Reimagining psychoses: An agnostic approach to diagnosis

Beth Israel Deaconess Hospital, Harvard Medical School, Boston MA, United States. Electronic address: .
Schizophrenia Research (Impact Factor: 3.92). 03/2013; 146(1-3). DOI: 10.1016/j.schres.2013.02.022
Source: PubMed


Current approaches to defining and classifying psychotic disorders are compromised by substantive heterogeneity within, blurred boundaries between, as well as overlaps across the various disorders in outcome, treatment response, emerging evidence regarding pathophysiology and presumed etiology.

We herein review the evolution, current status and the constraints posed by classic symptom-based diagnostic approaches. We compare the continuing constructs that underlie the current classification of psychoses, and contrast those to evolving new thinking in other areas of medicine.

An important limitation in current psychiatric nosology may stem from the fact that symptom-based diagnoses do not "carve nature at its joints"; while symptom-based classifications have improved our reliability, they may lack validity. Next steps in developing a more valid scientific nosology for psychoses include a) agnostic deconstruction of disease dimensions, identifying disease markers and endophenotypes; b) mapping such markers across translational domains from behaviors to molecules, c) reclustering cross-cutting bio-behavioral data using modern phenotypic and biometric approaches, and finally d) validating such entities using etio-pathology, outcome and treatment-response measures.

The proposed steps of deconstruction and "bottom-up" disease definition, as elsewhere in medicine, may well provide a better foundation for developing a nosology for psychotic disorders that may have better utility in predicting outcome, treatment response and etiology, and identifying novel treatment approaches.

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Available from: John A Sweeney, Jan 20, 2015
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    • "As conceptual models of schizophrenia have developed during the last several decades, such fundamental alterations in consciousness have been deemphasized as core processes in favor of a focus on more discrete and observable symptoms and related neurocognitive and psychobiological processes (Keshavan et al., 2013; Nemeroff et al., 2013). One potential reason for the loss of interest in Bleuler's central observations is that it is difficult to measure the capacity to integrate and synthesize representations of self and others. "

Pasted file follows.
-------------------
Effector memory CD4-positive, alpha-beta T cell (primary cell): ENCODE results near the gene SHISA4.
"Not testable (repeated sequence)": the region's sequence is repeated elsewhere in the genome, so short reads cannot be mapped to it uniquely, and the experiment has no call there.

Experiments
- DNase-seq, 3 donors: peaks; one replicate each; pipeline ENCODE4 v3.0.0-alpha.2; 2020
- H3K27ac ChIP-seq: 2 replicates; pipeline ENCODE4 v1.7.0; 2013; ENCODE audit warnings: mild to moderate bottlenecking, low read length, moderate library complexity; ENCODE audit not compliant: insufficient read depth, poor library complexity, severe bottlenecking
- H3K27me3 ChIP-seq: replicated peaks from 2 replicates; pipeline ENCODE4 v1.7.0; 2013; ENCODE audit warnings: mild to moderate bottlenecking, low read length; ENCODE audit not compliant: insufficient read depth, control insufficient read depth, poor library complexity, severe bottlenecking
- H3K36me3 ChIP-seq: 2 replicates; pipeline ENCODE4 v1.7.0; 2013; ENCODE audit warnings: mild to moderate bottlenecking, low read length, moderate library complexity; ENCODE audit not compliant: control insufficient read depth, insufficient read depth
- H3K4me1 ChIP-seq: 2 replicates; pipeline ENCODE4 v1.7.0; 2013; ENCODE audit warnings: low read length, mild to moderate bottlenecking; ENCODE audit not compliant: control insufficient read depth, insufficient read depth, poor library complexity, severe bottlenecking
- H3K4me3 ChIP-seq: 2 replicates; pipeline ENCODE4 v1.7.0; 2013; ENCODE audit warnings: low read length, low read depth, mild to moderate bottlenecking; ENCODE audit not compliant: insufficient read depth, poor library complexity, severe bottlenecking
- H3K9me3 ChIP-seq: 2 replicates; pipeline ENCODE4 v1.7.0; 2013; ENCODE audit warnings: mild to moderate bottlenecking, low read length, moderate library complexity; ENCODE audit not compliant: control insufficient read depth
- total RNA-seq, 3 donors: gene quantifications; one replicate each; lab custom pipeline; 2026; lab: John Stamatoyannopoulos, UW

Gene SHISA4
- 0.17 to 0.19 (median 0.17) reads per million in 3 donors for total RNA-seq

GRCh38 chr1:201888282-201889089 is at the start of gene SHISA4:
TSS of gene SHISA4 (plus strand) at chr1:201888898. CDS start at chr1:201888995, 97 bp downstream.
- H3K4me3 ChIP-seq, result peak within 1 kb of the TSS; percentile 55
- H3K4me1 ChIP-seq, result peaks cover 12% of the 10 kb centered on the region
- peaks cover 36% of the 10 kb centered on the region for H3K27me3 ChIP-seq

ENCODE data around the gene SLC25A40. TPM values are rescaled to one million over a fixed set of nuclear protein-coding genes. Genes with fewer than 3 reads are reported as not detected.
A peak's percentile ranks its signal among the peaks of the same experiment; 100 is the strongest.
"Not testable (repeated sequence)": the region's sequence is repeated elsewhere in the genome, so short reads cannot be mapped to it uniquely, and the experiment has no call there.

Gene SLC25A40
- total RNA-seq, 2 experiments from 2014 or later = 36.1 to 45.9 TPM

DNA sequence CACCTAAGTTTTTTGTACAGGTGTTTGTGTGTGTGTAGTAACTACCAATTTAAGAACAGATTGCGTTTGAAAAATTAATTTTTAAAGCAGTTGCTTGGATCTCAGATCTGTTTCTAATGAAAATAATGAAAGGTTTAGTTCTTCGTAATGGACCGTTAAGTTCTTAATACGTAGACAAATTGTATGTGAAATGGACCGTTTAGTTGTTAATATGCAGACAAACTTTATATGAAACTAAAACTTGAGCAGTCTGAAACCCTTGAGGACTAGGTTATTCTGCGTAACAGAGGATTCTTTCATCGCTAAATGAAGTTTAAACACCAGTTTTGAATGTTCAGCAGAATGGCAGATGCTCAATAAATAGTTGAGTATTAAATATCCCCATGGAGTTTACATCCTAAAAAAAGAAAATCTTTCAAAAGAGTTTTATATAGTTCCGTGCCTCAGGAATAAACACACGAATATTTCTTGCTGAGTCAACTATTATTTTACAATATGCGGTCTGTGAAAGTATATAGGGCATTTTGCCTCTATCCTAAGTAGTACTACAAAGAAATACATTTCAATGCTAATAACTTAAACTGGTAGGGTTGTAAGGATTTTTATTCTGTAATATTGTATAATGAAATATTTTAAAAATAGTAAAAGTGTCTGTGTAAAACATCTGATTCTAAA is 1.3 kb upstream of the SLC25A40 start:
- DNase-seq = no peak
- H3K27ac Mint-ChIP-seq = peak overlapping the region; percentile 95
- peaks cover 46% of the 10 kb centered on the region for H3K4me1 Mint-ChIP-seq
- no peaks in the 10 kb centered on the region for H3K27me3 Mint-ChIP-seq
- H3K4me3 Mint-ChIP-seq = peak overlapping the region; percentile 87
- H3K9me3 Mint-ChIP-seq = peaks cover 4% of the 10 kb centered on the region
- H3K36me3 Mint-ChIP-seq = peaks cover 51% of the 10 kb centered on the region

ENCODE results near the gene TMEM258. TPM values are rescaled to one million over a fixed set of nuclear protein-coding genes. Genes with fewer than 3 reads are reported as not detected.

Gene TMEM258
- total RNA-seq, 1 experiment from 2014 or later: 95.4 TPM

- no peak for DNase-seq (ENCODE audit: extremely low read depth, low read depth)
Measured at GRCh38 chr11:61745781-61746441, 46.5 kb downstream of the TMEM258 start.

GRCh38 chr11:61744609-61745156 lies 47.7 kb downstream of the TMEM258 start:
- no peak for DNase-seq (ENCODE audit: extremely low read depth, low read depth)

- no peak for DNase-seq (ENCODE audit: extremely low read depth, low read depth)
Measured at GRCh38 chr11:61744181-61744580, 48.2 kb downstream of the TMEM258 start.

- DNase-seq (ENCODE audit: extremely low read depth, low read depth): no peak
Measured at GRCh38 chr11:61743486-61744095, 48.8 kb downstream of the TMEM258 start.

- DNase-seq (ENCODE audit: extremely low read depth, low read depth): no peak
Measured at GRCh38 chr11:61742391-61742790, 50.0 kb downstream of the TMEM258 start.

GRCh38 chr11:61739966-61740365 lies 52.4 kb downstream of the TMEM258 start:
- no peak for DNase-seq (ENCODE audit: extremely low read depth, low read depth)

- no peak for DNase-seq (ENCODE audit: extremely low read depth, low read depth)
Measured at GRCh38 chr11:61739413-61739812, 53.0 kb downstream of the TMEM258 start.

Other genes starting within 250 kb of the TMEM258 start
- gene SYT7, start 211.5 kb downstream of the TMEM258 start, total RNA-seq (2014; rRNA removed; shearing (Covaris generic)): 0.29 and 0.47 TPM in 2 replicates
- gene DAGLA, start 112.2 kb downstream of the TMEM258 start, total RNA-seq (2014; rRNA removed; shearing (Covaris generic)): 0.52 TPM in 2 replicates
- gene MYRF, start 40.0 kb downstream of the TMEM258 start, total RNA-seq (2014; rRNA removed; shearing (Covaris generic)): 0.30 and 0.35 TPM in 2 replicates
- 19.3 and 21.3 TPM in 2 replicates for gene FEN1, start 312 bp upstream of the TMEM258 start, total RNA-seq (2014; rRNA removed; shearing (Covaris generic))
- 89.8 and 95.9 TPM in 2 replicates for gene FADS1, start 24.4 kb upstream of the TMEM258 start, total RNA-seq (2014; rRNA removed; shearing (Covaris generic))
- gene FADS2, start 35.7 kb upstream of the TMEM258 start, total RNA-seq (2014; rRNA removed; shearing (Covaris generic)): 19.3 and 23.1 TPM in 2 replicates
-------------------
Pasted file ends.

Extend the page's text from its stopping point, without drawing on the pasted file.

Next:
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    ABSTRACT: Research has suggested that many with schizophrenia experience decrements in synthetic metacognition, or the abilities to form integrated representations of oneself and others and then utilize that knowledge to respond to problems. Although such deficits have been linked with functional impairments even after controlling for symptoms and neurocognition, it is unclear to what extent these deficits can distinguish persons with schizophrenia from others experiencing significant life adversity but without psychosis. To explore this issue we conducted logistic regression analysis to determine whether assessment of metacognition could distinguish between 166 participants with schizophrenia and 51 adults with HIV after controlling for social cognition and education. Metacognition was assessed with the Metacognitive Assessment Scale Abbreviated (MAS-A), and social cognition with the Bell Lysaker Emotion Recognition Test. We observed that the MAS-A total score was able to correctly classify 93.4% of the schizophrenia group, with higher levels of metacognition resulting in increased likelihood of accurate categorization. Additional exploratory analyses showed specific domains of metacognition measured by the MAS-A were equally able to predict membership in the schizophrenia group. Results support the assertion that deficits in the abilities to synthesize thoughts about oneself and others into larger representations are a unique feature of schizophrenia.